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Quote:
Originally Posted by JLem View Post
Good point about the crystal - I tend not to use a lot of crystal malt, so I have little experience with its effects on FG. This was a recipe I got from the good folks at Snake River Brewing Company, so I tried not to stray too far from the original. But still, I feel like it should be lower and I'm pretty confident in my process, so I can't really account for it.

I'll try leaving a sample out like you suggested. Maybe I just misread this hydrometer too - I hadn't had my morning coffee yet!
Seems like you know someone over in the brewery. Does your buddy get it that low? Does seem like a decent amount of crystal but in something like this i would think you need it but could also get down to .20-21

I would think like pappers also said possibly co2 buoy...?

Was is a fresh vial or slurry?
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Old 02-03-2013, 04:04 PM   #7
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I also agree that the roasted and caramel malts are what kept your FG high... 26% of the malts in the recipe have limited fermentability which likely account for what you are seeing.

John Palmer explains it better than I do here: http://www.howtobrew.com/section4/chapter20-1.html

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Old 02-03-2013, 04:18 PM   #8
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Orfy has a mild recipe posted that I make frequently. Just for comparison. It has 22% c 60. It also has 4% chocolate. Not in the recipe but I added 1% black patent. The two most recent batches I mashed a little higher than you but my temp control sucks and I have to add heat and stir so this is a big variable for me.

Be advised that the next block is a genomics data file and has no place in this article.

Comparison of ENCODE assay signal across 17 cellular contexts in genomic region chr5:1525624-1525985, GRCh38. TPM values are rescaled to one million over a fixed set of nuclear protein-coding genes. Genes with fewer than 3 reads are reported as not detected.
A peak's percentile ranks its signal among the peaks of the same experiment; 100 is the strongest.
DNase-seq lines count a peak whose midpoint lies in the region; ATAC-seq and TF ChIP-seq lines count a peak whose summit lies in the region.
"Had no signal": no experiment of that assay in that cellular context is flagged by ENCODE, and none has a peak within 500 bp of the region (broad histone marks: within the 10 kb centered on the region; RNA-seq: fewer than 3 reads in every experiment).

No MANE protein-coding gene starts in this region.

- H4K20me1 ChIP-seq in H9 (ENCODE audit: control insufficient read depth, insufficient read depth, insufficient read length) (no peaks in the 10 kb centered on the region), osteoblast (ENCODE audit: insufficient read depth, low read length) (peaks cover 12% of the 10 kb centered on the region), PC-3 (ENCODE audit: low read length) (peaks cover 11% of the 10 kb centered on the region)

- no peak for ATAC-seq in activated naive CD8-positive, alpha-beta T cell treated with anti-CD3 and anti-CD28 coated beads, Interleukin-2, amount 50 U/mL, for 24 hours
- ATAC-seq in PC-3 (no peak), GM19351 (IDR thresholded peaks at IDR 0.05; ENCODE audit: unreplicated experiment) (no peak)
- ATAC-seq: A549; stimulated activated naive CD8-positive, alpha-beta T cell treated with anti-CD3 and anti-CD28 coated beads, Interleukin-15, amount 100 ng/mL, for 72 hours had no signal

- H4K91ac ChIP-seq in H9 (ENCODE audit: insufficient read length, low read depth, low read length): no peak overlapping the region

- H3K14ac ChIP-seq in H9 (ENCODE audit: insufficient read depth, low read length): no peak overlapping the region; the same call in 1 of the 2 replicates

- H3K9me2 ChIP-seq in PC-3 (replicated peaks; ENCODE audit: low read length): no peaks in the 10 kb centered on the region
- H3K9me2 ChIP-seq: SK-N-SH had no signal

First one dropped from 1.040 to 1.016. Second one from 1.038 to 1.014. You started higher but had half the caramel malts.

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Old 02-03-2013, 04:52 PM   #9
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Originally Posted by Pappers_ View Post
I wonder if your hydrometer was being help up (bouyed up) by CO2 in the sample? Maybe take another sample and let it sit out for a few hours and then read it.
There's a good explanation of the CO2 effect by AJ Delange in this thread:
http://www.homebrewtalk.com/f128/doe...ravity-286783/
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Old 02-04-2013, 09:51 PM   #10
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Quote:
Originally Posted by Johnnyhitch1 View Post
Seems like you know someone over in the brewery. Does your buddy get it that low? Does seem like a decent amount of crystal but in something like this i would think you need it but could also get down to .20-21

I would think like pappers also said possibly co2 buoy...?

Was is a fresh vial or slurry?
I actually don't know anyone at the brewery - I simply emailed them for the recipe and one of the brewers was kind enough to send along their Excel brewsheet. According to the specs he sent me...their beer starts at 16 Plato, which is 1.065 SG and is 6% ABV. According to my calculations this would put an FG at 1.019 - 1.020, so I guess I am not as far off as I thought I might be...though my OG was a little lower (which I knew, but I was trying to hit an ABV of 6% and was thinking I would get an FG of 1.014 or so).

I took a sample out this afternoon and will let it sit out for a while before I take another gravity reading.

The yeast I used was a starter built up from a new vial.